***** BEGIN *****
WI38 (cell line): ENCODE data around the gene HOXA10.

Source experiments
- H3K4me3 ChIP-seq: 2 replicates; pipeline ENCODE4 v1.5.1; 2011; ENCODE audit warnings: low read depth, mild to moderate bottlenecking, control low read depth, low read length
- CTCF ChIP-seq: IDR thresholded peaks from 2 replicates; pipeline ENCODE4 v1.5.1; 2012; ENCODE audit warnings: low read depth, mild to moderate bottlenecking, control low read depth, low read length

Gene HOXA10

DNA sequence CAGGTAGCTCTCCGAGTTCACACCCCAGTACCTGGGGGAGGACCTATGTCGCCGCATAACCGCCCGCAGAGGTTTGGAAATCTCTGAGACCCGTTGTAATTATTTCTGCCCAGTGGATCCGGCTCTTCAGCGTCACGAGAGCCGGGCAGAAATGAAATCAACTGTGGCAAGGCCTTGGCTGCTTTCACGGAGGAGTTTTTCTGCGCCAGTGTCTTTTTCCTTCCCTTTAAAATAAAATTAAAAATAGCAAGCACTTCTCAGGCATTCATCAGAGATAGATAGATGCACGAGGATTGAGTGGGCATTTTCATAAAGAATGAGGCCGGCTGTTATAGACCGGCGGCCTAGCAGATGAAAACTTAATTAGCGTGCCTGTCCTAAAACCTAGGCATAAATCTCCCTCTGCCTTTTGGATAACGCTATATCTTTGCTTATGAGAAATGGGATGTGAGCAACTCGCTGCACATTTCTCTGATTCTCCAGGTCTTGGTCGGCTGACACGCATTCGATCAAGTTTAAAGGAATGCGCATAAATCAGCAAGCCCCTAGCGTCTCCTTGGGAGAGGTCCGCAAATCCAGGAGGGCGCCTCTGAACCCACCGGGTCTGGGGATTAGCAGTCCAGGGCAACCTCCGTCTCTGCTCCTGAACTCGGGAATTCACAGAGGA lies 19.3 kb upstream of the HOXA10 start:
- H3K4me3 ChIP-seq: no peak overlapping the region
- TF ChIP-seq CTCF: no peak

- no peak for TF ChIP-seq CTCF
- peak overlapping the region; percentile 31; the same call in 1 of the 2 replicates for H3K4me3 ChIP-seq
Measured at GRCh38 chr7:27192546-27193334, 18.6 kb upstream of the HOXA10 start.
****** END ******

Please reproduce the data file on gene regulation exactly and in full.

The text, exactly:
WI38 (cell line): ENCODE data around the gene HOXA10.

Source experiments
- H3K4me3 ChIP-seq: 2 replicates; pipeline ENCODE4 v1.5.1; 2011; ENCODE audit warnings: low read depth, mild to moderate bottlenecking, control low read depth, low read length
- CTCF ChIP-seq: IDR thresholded peaks from 2 replicates; pipeline ENCODE4 v1.5.1; 2012; ENCODE audit warnings: low read depth, mild to moderate bottlenecking, control low read depth, low read length

Gene HOXA10

DNA sequence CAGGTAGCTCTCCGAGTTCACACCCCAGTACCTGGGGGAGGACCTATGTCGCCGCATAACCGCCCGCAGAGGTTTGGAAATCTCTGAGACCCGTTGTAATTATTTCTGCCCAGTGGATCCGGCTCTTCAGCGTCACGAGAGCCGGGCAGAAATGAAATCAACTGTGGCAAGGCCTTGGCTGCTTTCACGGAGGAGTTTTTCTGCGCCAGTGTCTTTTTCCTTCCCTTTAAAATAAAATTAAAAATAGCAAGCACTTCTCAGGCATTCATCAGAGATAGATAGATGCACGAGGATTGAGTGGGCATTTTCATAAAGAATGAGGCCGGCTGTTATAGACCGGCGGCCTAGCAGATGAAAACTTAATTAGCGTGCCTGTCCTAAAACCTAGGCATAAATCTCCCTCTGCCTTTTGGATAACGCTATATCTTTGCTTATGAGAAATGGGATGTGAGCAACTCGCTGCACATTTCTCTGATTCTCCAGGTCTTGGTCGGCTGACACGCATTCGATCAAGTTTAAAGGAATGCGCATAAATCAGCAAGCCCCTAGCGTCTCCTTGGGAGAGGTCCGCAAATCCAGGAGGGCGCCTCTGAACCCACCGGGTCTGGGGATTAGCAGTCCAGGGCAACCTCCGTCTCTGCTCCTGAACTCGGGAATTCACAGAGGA lies 19.3 kb upstream of the HOXA10 start:
- H3K4me3 ChIP-seq: no peak overlapping the region
- TF ChIP-seq CTCF: no peak

- no peak for TF ChIP-seq CTCF
- peak overlapping the region; percentile 31; the same call in 1 of the 2 replicates for H3K4me3 ChIP-seq
Measured at GRCh38 chr7:27192546-27193334, 18.6 kb upstream of the HOXA10 start.